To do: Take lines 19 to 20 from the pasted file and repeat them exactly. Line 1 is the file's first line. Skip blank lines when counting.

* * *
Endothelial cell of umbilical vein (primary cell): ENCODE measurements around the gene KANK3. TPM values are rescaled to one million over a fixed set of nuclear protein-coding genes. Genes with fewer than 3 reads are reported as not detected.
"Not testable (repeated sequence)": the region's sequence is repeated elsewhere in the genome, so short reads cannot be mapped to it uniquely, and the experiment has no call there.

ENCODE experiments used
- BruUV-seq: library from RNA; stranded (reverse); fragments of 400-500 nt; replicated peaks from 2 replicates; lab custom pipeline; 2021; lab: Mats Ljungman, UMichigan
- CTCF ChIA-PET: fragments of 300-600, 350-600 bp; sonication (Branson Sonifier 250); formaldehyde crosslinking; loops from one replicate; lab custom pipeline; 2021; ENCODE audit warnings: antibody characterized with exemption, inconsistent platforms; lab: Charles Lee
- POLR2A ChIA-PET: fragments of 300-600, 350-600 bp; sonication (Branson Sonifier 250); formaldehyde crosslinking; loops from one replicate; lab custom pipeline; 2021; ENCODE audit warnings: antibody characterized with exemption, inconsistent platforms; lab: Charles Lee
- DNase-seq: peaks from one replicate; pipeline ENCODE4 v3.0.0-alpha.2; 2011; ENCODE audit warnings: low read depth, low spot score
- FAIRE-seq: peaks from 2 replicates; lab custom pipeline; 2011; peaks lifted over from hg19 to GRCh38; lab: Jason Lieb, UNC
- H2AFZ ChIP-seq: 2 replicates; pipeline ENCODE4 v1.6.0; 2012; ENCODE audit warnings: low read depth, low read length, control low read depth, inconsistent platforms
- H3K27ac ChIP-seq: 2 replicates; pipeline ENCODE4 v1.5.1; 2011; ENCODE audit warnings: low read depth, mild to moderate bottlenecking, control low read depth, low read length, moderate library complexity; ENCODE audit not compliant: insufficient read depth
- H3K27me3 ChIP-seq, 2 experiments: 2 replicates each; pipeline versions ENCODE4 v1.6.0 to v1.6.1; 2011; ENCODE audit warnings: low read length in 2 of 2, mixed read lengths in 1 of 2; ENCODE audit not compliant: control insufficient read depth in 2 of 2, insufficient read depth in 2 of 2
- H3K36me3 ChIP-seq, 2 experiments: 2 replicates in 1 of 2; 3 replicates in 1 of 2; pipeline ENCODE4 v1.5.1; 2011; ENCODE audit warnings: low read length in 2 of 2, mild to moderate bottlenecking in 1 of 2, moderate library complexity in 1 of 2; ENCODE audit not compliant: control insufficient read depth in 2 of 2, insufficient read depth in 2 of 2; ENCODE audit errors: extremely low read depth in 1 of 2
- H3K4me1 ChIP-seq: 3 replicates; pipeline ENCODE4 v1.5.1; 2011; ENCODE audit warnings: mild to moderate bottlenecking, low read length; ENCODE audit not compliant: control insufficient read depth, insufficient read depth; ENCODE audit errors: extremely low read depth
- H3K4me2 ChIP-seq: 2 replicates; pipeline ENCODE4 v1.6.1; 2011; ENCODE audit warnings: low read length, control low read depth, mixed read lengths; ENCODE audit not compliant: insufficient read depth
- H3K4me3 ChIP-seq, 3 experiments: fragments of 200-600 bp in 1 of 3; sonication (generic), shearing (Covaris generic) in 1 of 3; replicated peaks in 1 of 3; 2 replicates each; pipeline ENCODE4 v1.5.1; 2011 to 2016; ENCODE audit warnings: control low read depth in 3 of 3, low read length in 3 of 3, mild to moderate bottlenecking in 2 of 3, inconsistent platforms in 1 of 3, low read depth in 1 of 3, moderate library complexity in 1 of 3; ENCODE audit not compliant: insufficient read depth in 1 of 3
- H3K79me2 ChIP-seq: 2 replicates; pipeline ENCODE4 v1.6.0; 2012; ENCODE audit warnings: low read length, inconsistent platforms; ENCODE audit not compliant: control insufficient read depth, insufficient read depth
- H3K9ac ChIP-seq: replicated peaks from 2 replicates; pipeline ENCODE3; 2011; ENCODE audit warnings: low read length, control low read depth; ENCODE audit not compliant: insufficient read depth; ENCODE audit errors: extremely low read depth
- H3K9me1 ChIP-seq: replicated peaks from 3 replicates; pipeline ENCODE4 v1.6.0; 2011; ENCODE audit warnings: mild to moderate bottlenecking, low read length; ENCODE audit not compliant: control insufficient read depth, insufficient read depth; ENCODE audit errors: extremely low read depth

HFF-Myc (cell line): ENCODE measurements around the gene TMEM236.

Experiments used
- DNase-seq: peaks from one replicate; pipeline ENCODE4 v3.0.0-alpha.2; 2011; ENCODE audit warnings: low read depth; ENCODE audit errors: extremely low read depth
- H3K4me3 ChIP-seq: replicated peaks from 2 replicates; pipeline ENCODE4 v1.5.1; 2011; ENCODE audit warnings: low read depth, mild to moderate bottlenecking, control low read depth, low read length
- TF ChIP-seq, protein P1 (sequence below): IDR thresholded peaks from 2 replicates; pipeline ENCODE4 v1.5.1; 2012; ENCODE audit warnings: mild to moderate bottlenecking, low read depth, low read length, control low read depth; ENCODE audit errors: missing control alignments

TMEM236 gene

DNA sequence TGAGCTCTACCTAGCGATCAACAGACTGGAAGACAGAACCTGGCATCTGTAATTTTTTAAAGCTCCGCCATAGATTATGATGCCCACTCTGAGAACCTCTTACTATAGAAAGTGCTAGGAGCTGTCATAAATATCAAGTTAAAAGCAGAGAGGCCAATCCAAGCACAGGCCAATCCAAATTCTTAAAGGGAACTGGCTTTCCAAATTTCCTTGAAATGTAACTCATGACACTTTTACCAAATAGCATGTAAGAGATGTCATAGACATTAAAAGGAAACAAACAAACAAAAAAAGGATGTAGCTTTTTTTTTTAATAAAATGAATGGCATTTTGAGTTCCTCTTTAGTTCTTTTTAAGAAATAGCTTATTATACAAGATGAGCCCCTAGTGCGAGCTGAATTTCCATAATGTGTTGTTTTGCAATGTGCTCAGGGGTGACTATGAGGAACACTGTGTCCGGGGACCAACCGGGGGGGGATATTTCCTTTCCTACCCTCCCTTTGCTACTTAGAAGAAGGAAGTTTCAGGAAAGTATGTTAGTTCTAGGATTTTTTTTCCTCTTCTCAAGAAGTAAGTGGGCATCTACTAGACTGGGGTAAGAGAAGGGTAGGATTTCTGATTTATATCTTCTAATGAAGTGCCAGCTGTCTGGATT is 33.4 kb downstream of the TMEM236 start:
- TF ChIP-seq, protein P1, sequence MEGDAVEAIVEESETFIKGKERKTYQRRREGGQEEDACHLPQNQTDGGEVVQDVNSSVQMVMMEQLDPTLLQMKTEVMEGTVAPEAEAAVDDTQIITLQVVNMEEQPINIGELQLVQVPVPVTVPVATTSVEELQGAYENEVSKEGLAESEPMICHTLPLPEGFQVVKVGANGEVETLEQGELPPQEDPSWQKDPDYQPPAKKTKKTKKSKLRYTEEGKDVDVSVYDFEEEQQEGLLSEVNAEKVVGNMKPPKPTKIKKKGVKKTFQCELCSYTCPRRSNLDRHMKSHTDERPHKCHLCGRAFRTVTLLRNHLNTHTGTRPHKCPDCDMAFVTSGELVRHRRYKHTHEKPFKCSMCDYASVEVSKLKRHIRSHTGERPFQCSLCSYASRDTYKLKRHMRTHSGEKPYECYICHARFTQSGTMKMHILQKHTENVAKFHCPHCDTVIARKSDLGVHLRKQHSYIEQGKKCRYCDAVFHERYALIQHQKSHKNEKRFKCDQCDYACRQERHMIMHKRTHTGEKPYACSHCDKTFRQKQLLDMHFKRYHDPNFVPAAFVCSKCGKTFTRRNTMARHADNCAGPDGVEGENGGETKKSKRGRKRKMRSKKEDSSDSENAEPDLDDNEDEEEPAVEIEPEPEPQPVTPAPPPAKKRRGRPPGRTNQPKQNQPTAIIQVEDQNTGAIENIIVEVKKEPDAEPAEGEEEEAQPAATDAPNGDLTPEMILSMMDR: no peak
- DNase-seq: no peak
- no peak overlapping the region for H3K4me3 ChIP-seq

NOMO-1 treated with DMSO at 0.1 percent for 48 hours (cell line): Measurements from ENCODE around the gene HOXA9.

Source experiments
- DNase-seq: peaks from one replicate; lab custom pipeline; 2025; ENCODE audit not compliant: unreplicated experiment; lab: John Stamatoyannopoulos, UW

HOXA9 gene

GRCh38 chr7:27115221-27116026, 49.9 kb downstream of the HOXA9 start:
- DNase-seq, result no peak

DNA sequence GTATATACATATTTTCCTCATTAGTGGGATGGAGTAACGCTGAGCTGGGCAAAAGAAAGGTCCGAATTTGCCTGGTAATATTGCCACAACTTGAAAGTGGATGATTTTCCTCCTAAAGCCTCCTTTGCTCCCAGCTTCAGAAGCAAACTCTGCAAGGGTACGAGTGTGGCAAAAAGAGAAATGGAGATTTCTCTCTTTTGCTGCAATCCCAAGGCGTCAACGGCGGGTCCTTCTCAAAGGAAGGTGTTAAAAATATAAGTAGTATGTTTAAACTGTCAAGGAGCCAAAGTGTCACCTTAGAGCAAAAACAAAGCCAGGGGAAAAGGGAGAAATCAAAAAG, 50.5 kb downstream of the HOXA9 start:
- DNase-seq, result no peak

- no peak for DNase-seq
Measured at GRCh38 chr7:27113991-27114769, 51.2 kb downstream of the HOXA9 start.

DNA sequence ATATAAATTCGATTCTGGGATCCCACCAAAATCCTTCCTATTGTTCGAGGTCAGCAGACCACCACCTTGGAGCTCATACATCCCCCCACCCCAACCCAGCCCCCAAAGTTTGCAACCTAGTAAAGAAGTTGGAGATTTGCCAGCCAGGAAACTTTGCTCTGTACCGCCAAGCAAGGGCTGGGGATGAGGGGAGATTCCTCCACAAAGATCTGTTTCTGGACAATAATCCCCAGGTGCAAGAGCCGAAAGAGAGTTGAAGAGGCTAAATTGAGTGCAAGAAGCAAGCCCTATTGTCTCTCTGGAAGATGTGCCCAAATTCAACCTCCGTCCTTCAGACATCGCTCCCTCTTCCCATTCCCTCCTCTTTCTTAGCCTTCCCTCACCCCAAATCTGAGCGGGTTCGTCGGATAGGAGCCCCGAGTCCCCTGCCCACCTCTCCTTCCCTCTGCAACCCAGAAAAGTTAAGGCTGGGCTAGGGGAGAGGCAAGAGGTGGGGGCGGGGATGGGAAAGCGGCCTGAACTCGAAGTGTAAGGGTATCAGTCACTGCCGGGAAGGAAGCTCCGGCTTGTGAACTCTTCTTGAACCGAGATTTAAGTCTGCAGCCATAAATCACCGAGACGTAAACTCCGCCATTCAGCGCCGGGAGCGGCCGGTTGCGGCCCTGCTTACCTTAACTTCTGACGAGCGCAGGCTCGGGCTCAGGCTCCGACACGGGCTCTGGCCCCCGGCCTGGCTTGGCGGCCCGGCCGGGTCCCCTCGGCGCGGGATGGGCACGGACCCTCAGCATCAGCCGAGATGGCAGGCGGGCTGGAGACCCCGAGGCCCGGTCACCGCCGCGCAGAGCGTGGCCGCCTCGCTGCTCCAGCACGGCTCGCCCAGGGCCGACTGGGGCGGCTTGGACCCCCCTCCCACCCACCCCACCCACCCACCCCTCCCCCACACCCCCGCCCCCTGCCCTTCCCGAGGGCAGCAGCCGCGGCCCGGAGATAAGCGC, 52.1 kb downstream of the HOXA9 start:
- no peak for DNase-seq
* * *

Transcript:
HFF-Myc (cell line): ENCODE measurements around the gene TMEM236.

Experiments used